Behavioral targeting is the process of collecting consumer online data by placing a persistent cookie on the consumer’s computer, which then tracks their cyber wanderings. This data is collected and aggregated, allowing marketers to fine tune which online advertisements are likely to interest a particular consumer.
The Washington Post reported this week that the House subcommittee for commerce, trade, and consumer protection is planning a hearing in early December on Internet privacy. The hearing will include testimony from Web firms on the idea of a Do Not Track registry.
H.R. 5777, the Best Practices Act, is a bill introduced by subcommittee Chairman Bobby Rush, which would require that entities collecting or storing data containing personal information or sensitive information to inform consumers about which information is collected and for what purpose. However, the bill would provide an exception for entities either storing this information about fewer than 15,000 individuals, or collecting this information about fewer than 10,000 individuals during any 12-month period.
It has been a while since the idea of a “Do Not Track” registry has been introduced in Washington. Several consumer groups advocated as early as 2007 for the Federal Trade Commission (FTC) to create a Do Not Track registry. Just as the FTC created a “Do Not Call” list to protect consumers against unwarranted phone calls, by allowing them to opt-out, a “Do Not Track” registry would allow consumers to opt out of having their data collected when surfing the Web.
However, FTC Chairman Jon D. Leibowitz mentioned last July during a U.S. Senate committee on commerce, science, and transportation hearing on consumer online privacy that the FTC was currently assessing whether it was technologically feasible to implement a “Do Not Track” system through browsers. Such a system which would allow consumers to opt out easily from cookies tracking their cyberspace activities, and would be either run through the FTC, or through a private sector entity (see archived webcast @ 58:50). So the FTC seems to advocate a technological solution, not the creation of a registry.
Should browsers be the solution to protect consumers against online tracking? Researchers at the Stanford Law School Center for Internet and Society and the Security Laboratory at the Stanford Department of Computer Science introduced ”DoNotTrack.us.” It is a universal Web tracking opt-out systems, which would work by adding a HTTP header to browsers, indicating that the user does not wish to be tracked.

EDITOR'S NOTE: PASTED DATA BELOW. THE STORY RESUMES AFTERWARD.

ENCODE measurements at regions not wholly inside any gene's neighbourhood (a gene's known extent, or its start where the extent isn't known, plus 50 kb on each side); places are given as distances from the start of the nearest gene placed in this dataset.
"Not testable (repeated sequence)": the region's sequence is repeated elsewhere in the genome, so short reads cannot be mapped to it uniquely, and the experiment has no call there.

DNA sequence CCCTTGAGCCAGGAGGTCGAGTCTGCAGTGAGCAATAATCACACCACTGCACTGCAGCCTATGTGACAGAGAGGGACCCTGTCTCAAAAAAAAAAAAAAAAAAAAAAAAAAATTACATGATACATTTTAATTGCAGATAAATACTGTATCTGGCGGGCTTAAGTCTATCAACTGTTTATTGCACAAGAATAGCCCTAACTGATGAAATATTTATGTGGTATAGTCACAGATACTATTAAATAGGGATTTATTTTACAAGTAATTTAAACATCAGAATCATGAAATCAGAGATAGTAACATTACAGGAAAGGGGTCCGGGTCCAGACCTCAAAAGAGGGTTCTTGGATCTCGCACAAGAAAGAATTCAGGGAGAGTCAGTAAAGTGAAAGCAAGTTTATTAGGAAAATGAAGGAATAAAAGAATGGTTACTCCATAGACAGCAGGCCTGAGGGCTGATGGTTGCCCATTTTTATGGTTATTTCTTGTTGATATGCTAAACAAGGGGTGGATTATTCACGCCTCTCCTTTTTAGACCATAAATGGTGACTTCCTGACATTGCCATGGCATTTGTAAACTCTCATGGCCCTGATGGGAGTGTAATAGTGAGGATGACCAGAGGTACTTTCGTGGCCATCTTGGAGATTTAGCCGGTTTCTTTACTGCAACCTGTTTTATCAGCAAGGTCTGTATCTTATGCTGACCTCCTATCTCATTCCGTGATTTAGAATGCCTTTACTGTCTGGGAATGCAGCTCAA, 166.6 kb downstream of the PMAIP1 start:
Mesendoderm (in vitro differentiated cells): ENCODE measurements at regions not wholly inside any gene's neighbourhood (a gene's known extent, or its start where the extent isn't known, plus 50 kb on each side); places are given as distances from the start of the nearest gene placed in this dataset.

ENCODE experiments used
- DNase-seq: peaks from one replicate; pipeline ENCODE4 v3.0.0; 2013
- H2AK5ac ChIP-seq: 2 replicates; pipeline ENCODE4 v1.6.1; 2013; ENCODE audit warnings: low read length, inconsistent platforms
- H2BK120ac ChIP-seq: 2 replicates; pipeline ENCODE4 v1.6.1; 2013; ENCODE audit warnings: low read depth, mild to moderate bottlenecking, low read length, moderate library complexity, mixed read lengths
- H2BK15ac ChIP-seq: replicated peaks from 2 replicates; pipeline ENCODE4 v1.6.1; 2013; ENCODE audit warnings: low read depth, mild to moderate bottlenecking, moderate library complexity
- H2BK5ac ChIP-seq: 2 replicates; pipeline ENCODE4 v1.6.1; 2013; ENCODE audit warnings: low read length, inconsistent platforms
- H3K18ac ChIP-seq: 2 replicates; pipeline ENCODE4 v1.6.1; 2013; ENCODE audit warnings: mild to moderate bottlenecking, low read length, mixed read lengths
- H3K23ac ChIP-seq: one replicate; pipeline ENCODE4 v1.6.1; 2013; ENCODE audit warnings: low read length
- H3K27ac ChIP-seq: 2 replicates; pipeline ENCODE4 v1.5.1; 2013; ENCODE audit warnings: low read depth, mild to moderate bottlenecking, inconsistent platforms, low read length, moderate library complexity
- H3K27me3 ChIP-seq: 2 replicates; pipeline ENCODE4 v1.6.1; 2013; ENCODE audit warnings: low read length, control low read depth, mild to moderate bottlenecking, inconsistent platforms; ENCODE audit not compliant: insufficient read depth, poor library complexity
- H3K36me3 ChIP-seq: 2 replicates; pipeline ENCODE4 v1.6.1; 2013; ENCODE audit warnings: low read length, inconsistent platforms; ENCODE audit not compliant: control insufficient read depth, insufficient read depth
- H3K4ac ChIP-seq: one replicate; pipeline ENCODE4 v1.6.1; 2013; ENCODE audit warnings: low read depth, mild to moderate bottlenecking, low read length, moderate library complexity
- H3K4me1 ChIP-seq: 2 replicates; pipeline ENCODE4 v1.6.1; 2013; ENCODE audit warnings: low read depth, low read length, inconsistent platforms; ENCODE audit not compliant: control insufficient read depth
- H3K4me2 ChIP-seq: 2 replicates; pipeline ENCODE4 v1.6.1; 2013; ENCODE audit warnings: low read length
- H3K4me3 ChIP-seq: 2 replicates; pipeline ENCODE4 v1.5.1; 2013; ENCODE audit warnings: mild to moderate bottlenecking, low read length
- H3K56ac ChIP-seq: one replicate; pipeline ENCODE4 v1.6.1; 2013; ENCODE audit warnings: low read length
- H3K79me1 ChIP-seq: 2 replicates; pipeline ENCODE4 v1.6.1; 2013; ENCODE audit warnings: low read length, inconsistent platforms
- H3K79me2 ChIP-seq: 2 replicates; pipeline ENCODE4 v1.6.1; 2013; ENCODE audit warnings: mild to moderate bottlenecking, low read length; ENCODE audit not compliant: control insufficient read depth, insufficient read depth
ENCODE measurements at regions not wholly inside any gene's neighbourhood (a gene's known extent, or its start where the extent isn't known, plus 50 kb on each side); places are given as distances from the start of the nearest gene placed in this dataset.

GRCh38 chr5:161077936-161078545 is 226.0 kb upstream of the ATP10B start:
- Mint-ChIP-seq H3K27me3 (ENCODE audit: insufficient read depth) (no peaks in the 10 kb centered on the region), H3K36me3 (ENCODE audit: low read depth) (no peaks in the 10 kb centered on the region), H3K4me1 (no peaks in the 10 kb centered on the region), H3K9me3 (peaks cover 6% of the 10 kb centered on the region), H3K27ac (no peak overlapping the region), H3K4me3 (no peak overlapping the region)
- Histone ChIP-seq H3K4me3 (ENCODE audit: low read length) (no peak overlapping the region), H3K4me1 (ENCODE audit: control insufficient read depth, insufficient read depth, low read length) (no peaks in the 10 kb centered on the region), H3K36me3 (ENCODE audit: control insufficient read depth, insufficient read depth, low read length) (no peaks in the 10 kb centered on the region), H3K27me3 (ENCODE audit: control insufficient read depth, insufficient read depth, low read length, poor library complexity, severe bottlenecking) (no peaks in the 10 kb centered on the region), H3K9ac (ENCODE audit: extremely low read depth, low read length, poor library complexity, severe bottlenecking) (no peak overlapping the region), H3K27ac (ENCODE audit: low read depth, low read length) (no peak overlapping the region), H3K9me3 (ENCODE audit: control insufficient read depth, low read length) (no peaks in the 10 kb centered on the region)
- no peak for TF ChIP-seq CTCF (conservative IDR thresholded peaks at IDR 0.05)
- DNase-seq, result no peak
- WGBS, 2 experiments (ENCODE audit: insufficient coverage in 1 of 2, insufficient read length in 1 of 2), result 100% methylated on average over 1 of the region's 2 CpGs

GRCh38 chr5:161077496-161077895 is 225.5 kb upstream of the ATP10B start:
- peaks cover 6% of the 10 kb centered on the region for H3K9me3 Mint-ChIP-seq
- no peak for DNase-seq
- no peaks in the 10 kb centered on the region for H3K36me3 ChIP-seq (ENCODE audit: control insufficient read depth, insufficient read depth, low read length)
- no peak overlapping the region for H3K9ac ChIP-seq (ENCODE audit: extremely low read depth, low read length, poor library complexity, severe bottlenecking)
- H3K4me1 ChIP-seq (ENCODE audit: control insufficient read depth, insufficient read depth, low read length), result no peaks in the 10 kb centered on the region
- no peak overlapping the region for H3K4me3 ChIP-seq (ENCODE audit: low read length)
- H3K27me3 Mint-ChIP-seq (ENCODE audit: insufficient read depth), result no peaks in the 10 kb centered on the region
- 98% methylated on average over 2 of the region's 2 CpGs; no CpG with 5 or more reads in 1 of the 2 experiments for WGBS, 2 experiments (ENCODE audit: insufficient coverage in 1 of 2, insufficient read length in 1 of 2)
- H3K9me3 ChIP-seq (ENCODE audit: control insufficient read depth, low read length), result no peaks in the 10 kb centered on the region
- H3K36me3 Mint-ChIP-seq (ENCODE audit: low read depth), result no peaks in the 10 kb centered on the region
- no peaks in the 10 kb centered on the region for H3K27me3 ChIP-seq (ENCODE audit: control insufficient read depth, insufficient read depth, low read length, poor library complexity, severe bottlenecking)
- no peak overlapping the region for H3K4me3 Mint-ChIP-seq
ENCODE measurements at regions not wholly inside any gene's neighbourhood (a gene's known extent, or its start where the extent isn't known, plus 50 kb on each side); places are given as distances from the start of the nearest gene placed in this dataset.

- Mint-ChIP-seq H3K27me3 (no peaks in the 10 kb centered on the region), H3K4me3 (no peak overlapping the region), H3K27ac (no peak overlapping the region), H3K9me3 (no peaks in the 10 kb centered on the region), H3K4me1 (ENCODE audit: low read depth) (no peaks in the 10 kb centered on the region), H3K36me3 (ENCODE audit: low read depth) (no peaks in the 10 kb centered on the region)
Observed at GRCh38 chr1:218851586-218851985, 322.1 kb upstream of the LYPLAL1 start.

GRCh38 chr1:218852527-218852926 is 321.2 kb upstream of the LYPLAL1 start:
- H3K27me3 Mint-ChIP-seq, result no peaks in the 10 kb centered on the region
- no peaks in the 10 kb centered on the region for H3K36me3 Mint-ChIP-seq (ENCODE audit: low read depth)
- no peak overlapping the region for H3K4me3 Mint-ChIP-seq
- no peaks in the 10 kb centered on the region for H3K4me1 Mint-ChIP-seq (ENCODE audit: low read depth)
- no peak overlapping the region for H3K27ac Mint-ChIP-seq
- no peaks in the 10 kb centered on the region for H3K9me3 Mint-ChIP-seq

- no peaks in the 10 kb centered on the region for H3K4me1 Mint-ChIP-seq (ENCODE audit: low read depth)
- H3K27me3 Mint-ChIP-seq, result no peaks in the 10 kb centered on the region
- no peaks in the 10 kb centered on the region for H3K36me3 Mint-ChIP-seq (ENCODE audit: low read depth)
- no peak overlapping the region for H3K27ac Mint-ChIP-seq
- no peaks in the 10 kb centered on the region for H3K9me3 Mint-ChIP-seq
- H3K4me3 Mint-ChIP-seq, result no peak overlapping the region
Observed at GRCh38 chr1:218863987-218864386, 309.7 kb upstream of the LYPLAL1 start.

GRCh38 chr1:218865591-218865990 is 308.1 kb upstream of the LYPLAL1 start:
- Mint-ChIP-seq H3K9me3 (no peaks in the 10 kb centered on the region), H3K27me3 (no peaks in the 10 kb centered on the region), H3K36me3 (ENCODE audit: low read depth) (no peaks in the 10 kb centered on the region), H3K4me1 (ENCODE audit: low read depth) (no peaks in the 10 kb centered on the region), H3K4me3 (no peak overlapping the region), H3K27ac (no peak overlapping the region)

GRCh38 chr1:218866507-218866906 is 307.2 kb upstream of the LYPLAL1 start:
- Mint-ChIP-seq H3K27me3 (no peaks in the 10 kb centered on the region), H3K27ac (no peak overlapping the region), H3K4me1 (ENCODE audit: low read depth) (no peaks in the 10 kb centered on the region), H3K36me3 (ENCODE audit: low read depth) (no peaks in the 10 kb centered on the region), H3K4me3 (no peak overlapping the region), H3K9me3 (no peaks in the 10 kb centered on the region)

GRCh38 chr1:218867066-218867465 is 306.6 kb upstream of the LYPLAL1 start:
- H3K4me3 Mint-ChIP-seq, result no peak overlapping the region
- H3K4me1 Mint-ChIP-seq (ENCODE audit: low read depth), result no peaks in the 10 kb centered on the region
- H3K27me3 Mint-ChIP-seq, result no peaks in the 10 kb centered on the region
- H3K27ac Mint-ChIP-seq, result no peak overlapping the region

The researchers note on the site that “[c]ompliance with Do Not Track could be purely voluntary, enforced by industry self-regulation, or mandated by state or federal law. We do not take a position on these alternatives.”
This issue is also currently debated in the European Union. The Article 29 Working Party Group (WP29) adopted Opinion 2/2010 on online behavioral advertising. It noted that Article 5(3) of the 1995 Data Protection Directive “requires obtaining informed consent to lawfully store information or to gain access to information stored in the terminal equipment of a subscriber or user.… [T]racking cookies are ‘information’ stored in the data subject’s terminal equipment and… they are accessed by advertising network providers when data subjects visit a partner website…. Hence, any storage of cookies… and any subsequent use of previously stored cookies to gain access to data subjects’ information will have to comply with Article 5(3).” The WP29 also stated that “consent must be obtained before the cookie is placed and/or information stored in the user’s terminal equipment is collected… and… informed consent can only be obtained if prior information about the sending and purposes of the cookie has been given to the user.”
We may see both the U.S. and the E.U. adopt a technological solution. They may differ though, in their choice of whether or not such a solution should be enforced by governments, or be a best-practice solution. The debate is still open on both sides of the Atlantic.
The Equal Employment Opportunity Commission (EEOC) has issued a final rule to implement Title II of the Genetic Information Nondiscrimination Act of 2008 (GINA), which takes effect January 10, 2011. These regulations, which include a section-by-section analysis of GINA, amends 29 CFR chapter XIV by adding part 1635.
GINA was enacted to protect job candidates and employees against discrimination based on their genetic information, and to restrict acquisition and disclosure of this information. Title II of GINA required the EEOC to issue implementing regulations, and these have just been published in the Federal Register.